Kerry Stevenson said he feels special - his home is one of 4,000 Winnipeg households chosen for a two-year food waste pilot project.

“I like to experiment with things," said Stevenson. "I’m all in for this, I’m really curious to see how it works."

People in five selected neighbourhoods were given green bins similar to the garbage and recycling carts. They’re encouraged to put discarded food in them. After that the carts go out on the curb with the existing bins on garbage and recycling day for pickup, starting next week.

The goal is to get feedback to see how this could be rolled out in residential neighbourhoods city-wide.

This is all in an effort to divert food waste from the landfill, making compost instead.

The city’s water and waste chair Councillor Brian Mayes said his thinking has evolved on the subject of collecting organics.

“I think it’s time for Winnipeg to start doing it. I mean we can’t be accused of rushing into it, we’re finally getting going," said Mayes.

Homeowners are expected to use an accompanying kitchen pail with compostable or paper bags before transferring the food to the green bin.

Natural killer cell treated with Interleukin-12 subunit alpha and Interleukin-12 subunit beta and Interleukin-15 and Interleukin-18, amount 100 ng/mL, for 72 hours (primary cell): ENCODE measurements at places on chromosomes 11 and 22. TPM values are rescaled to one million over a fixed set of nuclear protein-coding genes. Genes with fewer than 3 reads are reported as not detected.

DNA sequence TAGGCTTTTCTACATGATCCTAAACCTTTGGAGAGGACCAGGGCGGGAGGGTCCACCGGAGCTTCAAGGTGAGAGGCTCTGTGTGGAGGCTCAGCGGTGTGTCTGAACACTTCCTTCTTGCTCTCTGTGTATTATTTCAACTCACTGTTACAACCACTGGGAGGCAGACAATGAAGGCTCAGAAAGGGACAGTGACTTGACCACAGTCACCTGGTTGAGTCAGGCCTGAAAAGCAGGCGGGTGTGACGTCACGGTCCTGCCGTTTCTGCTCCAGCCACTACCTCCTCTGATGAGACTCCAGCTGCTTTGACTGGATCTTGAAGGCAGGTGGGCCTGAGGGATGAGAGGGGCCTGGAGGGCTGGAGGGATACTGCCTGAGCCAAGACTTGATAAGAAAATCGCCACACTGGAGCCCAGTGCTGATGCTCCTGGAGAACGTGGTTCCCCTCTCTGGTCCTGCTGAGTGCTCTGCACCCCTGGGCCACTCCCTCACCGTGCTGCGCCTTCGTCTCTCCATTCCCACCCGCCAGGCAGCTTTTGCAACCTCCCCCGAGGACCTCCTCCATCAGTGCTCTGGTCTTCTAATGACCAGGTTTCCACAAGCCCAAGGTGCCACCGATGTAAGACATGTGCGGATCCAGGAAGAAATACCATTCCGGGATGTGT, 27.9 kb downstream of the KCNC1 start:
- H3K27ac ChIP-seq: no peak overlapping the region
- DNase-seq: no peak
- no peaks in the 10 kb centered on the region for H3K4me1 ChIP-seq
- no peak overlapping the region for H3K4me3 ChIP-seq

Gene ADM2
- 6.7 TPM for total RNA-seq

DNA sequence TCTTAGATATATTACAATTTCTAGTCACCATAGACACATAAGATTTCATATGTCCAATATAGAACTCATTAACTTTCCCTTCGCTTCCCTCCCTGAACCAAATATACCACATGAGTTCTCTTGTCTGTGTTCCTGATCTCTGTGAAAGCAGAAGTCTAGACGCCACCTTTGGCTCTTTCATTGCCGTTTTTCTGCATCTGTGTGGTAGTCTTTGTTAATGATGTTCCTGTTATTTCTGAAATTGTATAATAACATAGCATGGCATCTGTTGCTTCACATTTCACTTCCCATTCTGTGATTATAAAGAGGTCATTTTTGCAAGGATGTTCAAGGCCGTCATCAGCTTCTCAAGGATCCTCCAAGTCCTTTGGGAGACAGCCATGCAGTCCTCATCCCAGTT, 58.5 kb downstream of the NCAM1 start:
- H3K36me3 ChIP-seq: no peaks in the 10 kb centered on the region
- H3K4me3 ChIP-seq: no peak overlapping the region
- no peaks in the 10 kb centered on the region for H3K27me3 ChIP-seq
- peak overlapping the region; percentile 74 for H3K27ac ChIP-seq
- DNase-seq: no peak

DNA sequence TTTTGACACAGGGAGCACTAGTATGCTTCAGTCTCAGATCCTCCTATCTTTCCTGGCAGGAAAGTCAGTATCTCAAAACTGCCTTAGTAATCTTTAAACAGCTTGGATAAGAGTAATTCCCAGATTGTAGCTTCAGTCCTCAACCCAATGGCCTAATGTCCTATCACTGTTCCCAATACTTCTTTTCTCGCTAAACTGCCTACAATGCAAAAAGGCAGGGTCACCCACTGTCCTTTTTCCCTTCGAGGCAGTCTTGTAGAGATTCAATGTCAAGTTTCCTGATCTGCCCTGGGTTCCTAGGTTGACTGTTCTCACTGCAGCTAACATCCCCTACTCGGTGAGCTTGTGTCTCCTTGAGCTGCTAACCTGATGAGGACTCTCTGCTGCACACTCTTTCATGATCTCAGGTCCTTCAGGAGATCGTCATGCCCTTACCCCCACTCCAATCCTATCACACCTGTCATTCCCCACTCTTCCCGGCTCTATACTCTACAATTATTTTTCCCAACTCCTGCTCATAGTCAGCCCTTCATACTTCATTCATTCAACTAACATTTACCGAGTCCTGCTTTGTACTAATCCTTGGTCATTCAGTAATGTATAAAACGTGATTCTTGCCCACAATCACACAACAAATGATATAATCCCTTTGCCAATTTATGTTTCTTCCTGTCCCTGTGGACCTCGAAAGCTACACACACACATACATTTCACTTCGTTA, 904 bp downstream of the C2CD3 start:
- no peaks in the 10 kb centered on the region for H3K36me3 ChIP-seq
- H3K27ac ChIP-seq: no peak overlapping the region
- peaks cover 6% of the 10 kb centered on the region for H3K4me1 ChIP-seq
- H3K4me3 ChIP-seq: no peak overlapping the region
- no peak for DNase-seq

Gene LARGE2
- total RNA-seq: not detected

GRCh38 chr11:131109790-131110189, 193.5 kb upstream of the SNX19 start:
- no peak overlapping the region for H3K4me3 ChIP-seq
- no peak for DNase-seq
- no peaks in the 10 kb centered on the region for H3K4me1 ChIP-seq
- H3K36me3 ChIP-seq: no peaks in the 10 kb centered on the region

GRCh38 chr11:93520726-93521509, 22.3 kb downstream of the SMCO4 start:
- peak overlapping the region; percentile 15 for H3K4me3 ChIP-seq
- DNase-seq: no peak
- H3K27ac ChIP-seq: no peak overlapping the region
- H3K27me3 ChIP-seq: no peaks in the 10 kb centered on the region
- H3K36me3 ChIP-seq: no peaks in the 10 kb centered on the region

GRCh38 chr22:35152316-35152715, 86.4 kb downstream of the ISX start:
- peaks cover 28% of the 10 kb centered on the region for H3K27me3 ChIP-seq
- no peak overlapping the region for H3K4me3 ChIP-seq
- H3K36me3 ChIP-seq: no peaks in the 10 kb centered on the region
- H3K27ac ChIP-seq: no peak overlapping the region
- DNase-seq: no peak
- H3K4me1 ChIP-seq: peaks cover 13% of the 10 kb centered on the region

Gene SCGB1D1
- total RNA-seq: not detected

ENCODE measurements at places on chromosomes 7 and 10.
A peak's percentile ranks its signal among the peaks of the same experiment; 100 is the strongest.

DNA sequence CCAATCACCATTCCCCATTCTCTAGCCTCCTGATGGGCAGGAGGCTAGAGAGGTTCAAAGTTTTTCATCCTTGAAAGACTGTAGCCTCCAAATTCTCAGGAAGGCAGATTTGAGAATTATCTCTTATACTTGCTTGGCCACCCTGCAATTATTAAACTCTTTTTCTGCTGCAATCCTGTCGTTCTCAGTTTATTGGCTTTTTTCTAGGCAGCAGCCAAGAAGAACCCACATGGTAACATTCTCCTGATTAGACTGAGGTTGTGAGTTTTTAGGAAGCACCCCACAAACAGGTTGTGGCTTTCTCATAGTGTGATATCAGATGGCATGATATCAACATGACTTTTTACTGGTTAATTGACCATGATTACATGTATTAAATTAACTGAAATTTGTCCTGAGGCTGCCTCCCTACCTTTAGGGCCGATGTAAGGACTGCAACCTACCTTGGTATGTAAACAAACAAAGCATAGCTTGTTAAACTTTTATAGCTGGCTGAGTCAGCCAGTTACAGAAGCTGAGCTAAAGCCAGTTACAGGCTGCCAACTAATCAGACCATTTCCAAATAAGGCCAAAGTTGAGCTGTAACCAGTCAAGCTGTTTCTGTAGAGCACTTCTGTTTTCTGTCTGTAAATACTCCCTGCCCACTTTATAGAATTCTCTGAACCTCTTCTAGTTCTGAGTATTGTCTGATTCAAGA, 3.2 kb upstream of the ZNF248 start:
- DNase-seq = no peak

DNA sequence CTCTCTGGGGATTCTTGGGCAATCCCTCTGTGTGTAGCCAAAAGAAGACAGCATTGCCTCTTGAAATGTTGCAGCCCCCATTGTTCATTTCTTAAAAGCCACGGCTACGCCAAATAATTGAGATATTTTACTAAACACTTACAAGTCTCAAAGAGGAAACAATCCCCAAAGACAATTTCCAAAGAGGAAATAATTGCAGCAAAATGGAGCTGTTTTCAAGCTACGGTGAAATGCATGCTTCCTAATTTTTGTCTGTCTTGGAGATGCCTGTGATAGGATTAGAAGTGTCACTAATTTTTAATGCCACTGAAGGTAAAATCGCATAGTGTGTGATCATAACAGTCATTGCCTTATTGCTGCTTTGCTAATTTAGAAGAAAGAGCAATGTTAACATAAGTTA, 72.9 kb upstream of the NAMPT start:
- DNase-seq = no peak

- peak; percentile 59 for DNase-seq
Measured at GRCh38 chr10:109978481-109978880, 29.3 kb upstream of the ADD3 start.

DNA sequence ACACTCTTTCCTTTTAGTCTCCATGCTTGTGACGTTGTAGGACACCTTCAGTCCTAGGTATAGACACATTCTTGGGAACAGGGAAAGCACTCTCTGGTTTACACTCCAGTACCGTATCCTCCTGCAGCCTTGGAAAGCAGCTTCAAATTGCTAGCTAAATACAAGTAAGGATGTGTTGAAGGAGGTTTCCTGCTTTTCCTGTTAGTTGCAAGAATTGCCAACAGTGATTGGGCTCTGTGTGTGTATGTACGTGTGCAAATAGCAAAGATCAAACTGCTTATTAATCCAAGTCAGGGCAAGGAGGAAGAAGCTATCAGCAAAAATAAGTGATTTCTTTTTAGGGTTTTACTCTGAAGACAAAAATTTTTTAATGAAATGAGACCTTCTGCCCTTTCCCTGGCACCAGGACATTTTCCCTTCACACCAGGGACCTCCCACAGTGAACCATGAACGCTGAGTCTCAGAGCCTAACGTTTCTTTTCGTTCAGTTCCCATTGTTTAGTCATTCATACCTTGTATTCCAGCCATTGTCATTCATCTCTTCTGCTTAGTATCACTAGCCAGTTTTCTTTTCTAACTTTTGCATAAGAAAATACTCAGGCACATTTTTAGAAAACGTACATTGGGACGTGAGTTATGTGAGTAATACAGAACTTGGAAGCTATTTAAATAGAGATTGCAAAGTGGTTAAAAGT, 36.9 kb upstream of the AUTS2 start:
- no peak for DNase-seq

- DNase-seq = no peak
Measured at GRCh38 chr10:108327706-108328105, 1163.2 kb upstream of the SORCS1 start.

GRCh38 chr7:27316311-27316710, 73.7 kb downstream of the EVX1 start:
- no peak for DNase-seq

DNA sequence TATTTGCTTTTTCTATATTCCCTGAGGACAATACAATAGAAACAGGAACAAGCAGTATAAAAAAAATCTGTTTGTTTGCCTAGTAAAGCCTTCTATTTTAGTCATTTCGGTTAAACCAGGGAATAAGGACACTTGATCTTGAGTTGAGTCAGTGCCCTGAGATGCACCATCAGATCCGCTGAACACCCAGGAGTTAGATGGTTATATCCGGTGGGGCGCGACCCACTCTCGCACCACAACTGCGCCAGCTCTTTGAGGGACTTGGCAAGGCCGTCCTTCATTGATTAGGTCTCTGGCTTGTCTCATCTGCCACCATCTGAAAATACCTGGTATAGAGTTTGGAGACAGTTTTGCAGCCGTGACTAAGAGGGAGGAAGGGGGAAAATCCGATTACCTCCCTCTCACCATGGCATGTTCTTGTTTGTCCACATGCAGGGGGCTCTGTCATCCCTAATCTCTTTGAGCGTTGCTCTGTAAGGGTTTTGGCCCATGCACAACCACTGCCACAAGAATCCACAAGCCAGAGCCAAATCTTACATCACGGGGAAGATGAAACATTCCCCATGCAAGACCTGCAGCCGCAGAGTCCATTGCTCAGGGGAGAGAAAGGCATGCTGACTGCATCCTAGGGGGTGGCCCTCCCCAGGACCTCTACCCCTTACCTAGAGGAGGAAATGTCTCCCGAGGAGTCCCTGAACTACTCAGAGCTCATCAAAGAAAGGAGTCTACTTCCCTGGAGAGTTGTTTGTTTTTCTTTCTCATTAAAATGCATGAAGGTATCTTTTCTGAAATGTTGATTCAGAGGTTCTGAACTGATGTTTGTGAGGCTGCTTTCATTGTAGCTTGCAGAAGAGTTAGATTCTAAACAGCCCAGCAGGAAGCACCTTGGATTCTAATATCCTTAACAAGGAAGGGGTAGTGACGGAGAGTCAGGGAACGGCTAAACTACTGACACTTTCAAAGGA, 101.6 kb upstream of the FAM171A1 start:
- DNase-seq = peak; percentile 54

Kerry Stevenson said he’s up for the task, but wonders how winter will impact this and if all Winnipeggers will buy-in.

“If some people are faced with the possibility of having four types of trash, that could be a barrier to some people," said Stevenson. “If you’re really lazy you’re just going to throw that in the garbage.”

And then there’s the price tag - the city is spending $1.8 million on the pilot. Spreading this across Winnipeg could cost tens of millions of dollars.

“If it works - what works, what doesn’t, and then they’ll be a debate I guess on how to pay for it and how much it will cost and whether that goes on your property tax or is it paid for some other way,” said Mayes.

Stevenson suggests the environmental benefits outweigh the costs.

“Why make more landfill when you don’t have to,” said Stevenson.

The city said a residential food waste program is the only way to significantly increase the city’s 30 per cent diversion rate.